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A Toast to Cheese! Champagne & Ile de France Cheese for the Holidays

Whether savored with a pairing, on a slice of crusty baguette or as an ingredient in a decadent appetizer, Ile de France Cheeses make delightful holiday fare.

To make them taste even better, you'll need a festive drink to wash them down. There's only one perfect choice: Sparkling wines and champagne. The sweet flavor and crisp acidity of bubbly wines are truly natural companions for the creamy and délicieux flavor of Ile de France fromage!

So pop a bottle of champagne and celebrate the season with zest. But don't forget that these pairings shouldn't be limited to holidays – a Tuesday toast in March is just as delicious as it is New Year's Eve!

Ile de Brie France & Camembert with light, fruity champagne
Creamy, soft cheeses like Ile de France Brie and Camembert are high in moisture and taste especially delicious with sparkling wines and champagne. The wine's bubbles and acidity cut through the cheeses' creaminess, creating a unique tasting experience. Look for a crisp, fruity champagne like Nicolas Feuillatte Blue Label Brut to get the most out of this pairing.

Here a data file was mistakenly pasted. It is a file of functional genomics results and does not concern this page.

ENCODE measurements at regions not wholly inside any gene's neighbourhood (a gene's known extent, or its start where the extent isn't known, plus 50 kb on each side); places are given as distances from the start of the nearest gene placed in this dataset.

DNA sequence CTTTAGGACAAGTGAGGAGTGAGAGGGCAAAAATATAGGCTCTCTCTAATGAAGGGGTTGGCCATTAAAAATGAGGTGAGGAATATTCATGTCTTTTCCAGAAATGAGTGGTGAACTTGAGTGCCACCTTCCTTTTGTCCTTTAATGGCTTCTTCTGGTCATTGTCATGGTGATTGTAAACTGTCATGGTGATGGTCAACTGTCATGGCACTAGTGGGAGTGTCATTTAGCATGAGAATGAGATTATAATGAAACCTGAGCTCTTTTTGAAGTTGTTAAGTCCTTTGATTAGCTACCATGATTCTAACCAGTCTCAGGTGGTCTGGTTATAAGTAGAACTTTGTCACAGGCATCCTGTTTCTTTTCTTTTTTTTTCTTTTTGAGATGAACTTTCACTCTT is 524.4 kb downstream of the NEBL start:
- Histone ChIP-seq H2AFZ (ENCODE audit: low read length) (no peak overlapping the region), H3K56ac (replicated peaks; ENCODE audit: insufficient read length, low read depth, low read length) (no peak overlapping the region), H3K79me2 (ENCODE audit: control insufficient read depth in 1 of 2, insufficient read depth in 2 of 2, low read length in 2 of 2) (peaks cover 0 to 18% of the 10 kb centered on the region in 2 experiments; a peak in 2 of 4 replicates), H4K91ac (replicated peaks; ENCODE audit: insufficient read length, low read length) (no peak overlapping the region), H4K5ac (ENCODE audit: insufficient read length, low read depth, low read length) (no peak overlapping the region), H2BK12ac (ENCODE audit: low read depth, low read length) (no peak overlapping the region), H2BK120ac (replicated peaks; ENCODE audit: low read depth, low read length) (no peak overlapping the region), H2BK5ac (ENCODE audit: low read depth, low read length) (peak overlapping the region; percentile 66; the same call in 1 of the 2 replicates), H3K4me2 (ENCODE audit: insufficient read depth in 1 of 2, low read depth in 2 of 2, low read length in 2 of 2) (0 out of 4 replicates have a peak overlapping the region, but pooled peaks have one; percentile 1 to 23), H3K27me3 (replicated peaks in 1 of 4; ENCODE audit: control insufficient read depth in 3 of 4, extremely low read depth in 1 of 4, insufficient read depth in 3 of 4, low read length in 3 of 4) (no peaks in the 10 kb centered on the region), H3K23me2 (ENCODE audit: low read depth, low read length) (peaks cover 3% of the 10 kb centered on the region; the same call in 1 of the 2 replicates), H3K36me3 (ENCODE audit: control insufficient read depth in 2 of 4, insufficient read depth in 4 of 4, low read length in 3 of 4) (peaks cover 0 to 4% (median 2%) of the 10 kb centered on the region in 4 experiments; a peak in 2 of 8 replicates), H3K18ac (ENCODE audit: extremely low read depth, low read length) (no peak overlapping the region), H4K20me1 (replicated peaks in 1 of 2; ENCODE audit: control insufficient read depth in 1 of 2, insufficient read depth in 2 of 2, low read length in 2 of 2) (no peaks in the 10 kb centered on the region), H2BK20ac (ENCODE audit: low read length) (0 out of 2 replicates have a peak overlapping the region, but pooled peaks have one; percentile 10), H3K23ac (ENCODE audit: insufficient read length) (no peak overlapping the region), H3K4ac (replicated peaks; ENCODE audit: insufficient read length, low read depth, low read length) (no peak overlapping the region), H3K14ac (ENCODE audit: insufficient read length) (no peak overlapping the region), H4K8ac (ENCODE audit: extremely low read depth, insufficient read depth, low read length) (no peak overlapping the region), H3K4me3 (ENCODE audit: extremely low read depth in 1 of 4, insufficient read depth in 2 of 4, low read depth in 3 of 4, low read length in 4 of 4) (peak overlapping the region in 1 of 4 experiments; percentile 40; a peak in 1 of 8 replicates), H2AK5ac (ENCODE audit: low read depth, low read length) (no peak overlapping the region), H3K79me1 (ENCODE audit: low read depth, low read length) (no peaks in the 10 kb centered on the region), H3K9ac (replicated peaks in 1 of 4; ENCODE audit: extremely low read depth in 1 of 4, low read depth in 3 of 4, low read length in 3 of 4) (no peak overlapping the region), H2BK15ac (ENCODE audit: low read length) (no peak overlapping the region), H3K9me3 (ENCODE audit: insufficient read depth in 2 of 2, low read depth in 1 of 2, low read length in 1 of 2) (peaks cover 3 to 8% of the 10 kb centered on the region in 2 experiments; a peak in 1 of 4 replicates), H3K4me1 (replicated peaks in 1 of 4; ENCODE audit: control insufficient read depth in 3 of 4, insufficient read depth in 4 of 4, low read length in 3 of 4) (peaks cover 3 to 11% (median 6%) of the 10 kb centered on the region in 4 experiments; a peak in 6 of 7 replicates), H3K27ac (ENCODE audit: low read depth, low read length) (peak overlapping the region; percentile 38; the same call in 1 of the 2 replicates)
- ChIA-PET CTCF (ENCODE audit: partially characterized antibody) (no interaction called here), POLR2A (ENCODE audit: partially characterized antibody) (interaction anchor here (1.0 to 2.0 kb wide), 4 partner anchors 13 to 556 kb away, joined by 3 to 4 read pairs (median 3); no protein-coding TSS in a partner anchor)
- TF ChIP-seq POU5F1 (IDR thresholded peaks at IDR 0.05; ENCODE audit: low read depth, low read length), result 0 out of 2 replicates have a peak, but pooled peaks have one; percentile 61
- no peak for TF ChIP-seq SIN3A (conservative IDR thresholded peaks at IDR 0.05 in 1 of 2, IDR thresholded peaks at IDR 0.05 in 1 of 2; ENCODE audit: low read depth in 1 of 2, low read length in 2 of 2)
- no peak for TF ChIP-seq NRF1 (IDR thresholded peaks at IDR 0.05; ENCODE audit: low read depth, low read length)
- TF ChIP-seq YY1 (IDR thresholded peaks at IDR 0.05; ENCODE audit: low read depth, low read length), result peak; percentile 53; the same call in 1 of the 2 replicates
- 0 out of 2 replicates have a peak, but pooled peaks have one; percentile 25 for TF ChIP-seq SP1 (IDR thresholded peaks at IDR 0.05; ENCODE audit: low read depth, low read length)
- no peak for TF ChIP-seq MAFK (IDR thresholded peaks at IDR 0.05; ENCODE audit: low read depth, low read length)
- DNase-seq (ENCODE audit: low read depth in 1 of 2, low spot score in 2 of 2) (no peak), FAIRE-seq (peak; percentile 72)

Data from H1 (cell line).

Ile de France Chèvre Goat Cheese with rich sparkling wines
Ile de France Goat Cheese features a fresh yet mild and tangy flavor. The refreshing taste of the goat cheese calls for a strong, robust sparkling with a deep aroma and a long finish. Try a Chandon Riche, a dry wine with a hint of sweetness to contrast with the salty fromage.

Ile de France Roquefort with pink champagne
Many blue cheese lovers think it's best to savor it with contrasting flavors. A sweet, airy and crisp pink champagne cleanses the palette between bites. The incredibly creamy – yet spicy – Roquefort really stands out alongside any pink sparkling wine. For something special, look for Domaine Carneros Brut Rosé, a lively wine with luscious peach and pear flavors.

Know the difference between champagne & sparkling wine?
It's simple: If it isn't made in France, it can't be called champagne. Food trade agreements specify that the Champagne region of France is the only place in the world that can make champagne. If it's made anywhere else it must be called sparkling wine. For a truly authentic pairing, look for true champagne. But if it's not available, don't worry – our cheeses taste just as delicious with sparkling wine.